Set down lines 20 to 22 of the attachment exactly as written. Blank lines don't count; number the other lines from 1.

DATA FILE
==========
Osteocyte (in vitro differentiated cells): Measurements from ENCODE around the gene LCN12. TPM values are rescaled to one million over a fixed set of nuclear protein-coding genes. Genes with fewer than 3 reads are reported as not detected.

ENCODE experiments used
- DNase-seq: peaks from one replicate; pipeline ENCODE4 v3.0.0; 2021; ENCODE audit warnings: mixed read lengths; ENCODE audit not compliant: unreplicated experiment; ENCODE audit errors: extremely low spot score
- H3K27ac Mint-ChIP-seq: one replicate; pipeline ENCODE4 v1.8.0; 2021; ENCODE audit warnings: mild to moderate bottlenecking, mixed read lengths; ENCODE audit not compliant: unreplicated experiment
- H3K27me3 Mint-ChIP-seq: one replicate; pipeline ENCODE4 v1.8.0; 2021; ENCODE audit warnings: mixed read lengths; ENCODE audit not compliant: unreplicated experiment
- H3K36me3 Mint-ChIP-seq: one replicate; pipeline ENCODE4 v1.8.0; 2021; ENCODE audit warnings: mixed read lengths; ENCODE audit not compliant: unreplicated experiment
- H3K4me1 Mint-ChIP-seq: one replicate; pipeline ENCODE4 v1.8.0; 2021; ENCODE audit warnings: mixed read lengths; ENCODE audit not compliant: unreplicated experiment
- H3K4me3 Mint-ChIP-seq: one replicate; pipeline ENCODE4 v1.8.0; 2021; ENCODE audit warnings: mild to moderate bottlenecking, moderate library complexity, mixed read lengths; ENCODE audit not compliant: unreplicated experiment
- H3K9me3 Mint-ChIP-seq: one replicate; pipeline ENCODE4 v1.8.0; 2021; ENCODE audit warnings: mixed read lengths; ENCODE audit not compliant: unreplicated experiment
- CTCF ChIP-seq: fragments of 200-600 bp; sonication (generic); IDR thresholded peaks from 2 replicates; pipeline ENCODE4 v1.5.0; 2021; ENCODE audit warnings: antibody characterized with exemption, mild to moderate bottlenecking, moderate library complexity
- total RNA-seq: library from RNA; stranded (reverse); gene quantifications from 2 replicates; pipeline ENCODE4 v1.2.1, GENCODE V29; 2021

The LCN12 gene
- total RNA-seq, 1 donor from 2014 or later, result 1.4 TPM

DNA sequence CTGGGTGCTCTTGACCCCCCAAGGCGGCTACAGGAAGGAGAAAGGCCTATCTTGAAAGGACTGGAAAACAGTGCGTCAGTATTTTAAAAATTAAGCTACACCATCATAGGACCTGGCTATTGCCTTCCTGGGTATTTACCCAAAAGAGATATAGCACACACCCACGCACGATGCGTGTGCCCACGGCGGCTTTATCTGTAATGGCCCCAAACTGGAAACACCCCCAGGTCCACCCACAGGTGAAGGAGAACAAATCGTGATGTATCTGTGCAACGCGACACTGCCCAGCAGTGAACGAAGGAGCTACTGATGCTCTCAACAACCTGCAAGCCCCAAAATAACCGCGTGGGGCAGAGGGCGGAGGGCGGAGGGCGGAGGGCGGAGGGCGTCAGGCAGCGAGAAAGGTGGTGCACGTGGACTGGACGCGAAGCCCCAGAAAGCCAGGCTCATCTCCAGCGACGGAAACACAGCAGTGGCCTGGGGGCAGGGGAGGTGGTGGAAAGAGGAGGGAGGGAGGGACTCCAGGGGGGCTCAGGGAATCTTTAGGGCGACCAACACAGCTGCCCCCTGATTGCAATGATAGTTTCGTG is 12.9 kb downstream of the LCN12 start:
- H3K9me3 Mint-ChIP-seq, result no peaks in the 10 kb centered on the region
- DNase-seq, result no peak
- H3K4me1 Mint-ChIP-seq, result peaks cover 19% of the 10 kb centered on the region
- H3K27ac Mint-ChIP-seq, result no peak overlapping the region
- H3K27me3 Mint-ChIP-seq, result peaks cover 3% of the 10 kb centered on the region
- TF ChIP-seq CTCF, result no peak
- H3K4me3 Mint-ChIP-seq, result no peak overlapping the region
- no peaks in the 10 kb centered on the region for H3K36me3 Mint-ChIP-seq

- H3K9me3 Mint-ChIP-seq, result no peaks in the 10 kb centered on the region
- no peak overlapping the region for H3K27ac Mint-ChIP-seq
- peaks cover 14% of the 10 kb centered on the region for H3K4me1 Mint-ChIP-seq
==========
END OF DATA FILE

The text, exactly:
- TF ChIP-seq CTCF, result no peak
- H3K4me3 Mint-ChIP-seq, result no peak overlapping the region
- no peaks in the 10 kb centered on the region for H3K36me3 Mint-ChIP-seq